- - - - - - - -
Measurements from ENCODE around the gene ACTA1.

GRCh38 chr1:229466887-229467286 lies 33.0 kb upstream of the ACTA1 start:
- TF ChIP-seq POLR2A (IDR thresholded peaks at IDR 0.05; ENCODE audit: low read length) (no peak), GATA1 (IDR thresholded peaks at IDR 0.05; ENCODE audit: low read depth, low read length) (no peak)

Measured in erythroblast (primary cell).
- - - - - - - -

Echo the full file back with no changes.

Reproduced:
Measurements from ENCODE around the gene ACTA1.

GRCh38 chr1:229466887-229467286 lies 33.0 kb upstream of the ACTA1 start:
- TF ChIP-seq POLR2A (IDR thresholded peaks at IDR 0.05; ENCODE audit: low read length) (no peak), GATA1 (IDR thresholded peaks at IDR 0.05; ENCODE audit: low read depth, low read length) (no peak)

Measured in erythroblast (primary cell).